What about adult social care? Gen Z pay high taxes, and on average they have lower wealth and income than other generations. But they are also more favourable towards social welfare than others. Over half of Gen Z (59%) want to see the government pick up the whole of the adult social care bill, with older generations putting more emphasis on the responsibility of the individual. Overall, a majority of the public supports greater funding for health and social care, but they are less clear on how that money should be found (Buzelli et al., 2022). Based on our new data, Gen Z show some caution towards increasing taxes to fund healthcare, and might well oppose tax increases to fund social care as well. 

And what do Gen Z think about housing? When it comes to home ownership, Gen Z face the biggest gap between aspiration and reality of any generation. In 2022, the average household could expect to spend about 8.3 times their annual earnings purchasing a home, up from 3.7 in 1998 (ONS, 2023e). Our new data shows that despite this, eight in ten (81%) of Gen Z would buy a home if they could. Many also want to see more support for renters, including from landlords. Time will tell whether the increasing divide between aspirations and reality will contribute to a sense of political disillusionment among Gen Z. Alternatively, given their views on civil disobedience, they may make their housing demands increasingly heard.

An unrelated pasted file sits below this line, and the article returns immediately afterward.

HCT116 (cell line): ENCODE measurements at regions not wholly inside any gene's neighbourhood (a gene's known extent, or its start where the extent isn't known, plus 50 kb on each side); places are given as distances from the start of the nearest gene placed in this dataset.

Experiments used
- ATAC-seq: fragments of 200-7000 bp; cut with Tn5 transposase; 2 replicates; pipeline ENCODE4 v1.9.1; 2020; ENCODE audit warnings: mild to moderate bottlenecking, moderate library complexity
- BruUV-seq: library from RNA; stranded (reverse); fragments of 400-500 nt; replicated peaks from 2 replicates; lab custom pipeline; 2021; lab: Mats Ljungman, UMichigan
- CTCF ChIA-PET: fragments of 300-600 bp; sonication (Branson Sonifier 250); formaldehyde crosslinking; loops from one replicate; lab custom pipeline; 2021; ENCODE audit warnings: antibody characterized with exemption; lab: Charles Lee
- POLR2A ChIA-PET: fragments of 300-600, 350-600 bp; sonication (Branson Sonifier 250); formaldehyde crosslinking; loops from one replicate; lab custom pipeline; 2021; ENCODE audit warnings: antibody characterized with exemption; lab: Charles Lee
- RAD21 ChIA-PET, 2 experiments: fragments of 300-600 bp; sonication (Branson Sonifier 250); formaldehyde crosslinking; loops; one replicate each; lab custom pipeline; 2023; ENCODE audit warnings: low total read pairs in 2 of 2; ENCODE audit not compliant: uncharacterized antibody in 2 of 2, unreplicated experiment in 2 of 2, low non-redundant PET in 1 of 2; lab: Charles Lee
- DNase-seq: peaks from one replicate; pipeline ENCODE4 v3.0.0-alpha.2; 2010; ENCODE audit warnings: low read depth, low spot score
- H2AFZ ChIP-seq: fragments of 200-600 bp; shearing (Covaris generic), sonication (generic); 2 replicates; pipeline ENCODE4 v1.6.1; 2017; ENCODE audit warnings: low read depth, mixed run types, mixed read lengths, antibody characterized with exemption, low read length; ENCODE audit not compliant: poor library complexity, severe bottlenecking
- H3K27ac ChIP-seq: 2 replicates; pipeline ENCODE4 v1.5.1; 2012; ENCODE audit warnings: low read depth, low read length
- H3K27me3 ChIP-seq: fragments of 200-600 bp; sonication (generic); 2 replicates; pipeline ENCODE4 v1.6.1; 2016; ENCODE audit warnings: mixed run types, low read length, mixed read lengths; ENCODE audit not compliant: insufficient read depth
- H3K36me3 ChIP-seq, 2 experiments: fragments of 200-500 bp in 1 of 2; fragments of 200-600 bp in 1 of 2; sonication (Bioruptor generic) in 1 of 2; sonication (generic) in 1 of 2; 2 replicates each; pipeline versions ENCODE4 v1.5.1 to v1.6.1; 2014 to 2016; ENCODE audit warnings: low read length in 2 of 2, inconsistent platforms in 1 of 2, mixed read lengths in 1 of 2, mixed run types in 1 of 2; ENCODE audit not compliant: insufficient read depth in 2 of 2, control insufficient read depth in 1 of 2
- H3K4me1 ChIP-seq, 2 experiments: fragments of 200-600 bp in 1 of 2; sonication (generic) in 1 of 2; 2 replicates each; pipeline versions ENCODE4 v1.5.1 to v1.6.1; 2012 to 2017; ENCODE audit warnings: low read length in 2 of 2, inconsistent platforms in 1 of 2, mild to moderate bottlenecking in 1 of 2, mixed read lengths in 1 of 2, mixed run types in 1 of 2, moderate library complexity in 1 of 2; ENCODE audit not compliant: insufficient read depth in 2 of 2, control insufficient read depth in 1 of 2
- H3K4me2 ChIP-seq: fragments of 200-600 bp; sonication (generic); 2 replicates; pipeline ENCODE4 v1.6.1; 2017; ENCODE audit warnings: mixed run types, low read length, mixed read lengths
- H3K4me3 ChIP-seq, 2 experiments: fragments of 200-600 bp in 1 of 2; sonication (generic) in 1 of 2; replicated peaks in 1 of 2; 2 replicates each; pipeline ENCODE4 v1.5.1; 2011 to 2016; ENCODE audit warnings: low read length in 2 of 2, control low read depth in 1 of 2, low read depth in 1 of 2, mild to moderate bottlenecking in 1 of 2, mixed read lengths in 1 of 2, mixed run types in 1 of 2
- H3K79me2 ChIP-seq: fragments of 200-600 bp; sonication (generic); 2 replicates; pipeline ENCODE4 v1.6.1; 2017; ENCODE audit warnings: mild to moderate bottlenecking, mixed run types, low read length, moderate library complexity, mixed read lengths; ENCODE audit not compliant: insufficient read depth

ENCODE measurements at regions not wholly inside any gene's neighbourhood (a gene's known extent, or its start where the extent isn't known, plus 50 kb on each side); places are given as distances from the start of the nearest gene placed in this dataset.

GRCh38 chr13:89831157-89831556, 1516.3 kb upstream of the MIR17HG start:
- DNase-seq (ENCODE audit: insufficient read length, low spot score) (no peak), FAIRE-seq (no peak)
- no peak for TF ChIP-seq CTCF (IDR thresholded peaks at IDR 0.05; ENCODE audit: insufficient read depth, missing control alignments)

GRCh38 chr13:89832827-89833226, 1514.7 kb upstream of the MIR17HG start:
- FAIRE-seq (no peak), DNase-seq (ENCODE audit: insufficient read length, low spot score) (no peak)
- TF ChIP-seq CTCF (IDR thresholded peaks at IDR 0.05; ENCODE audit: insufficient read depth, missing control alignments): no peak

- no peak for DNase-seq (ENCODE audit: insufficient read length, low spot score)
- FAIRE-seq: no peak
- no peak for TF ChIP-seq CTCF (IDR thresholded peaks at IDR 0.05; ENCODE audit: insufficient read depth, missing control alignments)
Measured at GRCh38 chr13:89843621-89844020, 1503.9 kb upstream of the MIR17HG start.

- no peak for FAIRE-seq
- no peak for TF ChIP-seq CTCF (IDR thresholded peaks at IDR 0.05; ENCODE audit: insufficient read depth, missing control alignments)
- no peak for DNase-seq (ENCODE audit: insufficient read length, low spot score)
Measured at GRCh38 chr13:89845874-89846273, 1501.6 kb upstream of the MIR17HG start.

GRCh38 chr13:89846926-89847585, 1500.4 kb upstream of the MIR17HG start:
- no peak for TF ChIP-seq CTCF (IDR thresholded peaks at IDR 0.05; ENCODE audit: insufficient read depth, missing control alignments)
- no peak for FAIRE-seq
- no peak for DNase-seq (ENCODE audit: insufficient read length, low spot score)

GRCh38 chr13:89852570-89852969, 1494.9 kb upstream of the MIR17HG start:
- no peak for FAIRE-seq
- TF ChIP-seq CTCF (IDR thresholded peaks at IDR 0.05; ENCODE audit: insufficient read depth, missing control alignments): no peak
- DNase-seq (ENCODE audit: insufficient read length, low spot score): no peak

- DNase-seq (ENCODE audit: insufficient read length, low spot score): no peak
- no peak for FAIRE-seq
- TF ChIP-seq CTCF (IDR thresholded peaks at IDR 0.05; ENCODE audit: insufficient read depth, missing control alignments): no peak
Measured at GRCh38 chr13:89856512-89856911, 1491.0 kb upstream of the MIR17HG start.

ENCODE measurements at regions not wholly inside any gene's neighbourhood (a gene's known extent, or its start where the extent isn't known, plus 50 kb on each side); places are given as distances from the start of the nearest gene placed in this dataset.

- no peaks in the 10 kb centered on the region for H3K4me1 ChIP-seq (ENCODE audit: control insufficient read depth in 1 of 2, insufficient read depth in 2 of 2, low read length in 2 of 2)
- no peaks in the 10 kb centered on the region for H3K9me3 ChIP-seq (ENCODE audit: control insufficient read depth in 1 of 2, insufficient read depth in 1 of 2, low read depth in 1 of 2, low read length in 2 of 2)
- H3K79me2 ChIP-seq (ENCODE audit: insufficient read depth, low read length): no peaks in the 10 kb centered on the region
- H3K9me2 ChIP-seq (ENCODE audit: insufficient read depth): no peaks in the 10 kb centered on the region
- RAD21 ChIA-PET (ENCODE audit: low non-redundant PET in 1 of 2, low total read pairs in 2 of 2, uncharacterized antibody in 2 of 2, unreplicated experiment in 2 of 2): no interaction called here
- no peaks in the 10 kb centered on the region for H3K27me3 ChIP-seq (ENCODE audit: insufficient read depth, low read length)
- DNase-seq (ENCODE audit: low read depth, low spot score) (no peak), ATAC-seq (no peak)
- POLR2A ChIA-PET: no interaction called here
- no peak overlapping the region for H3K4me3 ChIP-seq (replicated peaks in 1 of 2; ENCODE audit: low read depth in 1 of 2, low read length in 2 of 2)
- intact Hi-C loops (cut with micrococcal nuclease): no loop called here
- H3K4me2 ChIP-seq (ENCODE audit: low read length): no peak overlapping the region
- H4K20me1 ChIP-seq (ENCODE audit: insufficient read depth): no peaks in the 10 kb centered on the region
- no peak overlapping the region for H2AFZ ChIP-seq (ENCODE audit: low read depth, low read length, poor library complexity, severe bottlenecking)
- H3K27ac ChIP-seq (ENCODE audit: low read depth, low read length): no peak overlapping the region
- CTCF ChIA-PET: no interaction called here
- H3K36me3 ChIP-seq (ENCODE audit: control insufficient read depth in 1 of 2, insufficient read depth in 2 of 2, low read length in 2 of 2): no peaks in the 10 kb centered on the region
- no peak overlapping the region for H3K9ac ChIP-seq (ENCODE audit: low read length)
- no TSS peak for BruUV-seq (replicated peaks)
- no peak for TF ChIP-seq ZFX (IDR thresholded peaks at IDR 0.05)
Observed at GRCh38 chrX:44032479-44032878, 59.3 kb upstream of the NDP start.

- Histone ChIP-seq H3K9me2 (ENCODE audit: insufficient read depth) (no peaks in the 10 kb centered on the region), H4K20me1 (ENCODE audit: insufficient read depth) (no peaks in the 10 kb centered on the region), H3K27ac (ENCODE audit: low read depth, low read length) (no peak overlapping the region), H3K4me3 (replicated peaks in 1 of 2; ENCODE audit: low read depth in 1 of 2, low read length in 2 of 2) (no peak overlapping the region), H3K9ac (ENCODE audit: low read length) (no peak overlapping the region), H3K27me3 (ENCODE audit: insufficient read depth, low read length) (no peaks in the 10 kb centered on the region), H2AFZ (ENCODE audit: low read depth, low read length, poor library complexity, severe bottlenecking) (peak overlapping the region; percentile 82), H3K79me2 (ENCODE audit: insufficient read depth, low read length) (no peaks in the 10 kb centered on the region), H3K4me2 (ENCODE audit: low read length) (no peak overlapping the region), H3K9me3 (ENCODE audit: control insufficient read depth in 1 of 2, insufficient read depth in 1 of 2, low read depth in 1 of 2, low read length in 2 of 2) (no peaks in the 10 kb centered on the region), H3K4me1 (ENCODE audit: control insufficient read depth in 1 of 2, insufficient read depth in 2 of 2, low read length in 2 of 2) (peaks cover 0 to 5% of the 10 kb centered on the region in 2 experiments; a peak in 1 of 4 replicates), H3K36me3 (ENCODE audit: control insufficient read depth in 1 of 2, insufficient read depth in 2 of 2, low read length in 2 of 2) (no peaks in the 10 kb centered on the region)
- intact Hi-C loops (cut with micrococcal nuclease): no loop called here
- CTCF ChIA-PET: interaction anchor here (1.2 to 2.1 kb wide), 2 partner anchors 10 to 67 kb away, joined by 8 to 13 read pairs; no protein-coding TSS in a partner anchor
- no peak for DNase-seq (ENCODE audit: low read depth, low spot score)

Will these differences remain as Gen Z age?